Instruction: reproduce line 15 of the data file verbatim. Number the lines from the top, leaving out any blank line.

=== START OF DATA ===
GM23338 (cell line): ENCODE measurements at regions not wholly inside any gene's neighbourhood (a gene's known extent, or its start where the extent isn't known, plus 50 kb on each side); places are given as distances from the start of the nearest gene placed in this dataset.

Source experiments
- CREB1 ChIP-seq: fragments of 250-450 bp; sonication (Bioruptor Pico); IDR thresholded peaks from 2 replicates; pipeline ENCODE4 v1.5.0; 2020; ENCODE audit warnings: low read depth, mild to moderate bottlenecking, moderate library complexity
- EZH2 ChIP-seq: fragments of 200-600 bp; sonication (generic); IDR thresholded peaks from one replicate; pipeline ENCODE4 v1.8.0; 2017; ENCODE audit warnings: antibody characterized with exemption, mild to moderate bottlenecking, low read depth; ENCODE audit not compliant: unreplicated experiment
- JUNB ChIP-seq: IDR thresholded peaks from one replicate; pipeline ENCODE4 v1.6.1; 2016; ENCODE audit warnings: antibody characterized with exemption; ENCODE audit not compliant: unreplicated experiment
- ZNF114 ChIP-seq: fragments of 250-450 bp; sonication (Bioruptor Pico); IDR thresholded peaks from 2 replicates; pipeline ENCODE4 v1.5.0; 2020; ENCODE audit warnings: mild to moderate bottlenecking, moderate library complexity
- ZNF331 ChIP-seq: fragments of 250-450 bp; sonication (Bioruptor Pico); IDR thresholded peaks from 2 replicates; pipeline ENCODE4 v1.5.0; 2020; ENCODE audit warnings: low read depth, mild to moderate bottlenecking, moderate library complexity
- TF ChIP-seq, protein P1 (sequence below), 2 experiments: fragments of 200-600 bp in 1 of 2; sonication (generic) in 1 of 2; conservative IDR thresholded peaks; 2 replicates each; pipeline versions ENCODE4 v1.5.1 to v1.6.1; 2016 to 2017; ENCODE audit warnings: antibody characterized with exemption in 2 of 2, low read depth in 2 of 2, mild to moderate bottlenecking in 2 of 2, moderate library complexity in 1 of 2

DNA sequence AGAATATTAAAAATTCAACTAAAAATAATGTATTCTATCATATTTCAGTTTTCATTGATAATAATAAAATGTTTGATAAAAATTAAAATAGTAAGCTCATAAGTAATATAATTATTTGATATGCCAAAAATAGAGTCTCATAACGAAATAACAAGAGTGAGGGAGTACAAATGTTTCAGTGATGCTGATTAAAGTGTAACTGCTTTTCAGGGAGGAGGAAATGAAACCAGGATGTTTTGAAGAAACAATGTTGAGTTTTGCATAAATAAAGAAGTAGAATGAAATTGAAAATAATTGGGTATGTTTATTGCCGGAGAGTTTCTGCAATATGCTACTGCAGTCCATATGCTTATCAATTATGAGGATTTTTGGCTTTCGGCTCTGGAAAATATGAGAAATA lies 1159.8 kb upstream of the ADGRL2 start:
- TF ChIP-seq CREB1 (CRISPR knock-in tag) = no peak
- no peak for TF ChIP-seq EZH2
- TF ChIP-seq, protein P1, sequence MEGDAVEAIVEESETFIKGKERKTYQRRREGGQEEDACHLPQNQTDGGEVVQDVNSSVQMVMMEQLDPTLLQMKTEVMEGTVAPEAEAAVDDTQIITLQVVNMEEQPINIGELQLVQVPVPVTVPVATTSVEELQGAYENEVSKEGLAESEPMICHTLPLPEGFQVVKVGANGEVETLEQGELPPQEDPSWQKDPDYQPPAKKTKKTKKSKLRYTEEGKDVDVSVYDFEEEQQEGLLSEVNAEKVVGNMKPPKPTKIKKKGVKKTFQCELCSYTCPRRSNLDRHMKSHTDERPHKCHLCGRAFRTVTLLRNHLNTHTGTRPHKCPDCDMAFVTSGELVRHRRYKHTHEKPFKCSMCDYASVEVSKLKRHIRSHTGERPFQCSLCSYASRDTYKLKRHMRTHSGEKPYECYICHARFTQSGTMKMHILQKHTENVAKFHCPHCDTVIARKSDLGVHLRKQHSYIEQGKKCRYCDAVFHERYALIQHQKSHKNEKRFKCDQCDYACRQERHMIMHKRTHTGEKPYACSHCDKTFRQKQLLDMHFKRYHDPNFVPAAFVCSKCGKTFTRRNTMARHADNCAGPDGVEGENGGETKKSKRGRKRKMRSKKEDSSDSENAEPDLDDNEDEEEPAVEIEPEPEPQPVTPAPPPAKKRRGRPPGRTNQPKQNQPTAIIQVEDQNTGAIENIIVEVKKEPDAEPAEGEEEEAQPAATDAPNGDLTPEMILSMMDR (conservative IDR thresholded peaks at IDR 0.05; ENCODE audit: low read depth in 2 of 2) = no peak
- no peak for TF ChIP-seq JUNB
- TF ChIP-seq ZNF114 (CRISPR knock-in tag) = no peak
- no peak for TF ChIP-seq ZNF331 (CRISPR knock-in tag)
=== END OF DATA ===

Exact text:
- no peak for TF ChIP-seq ZNF331 (CRISPR knock-in tag)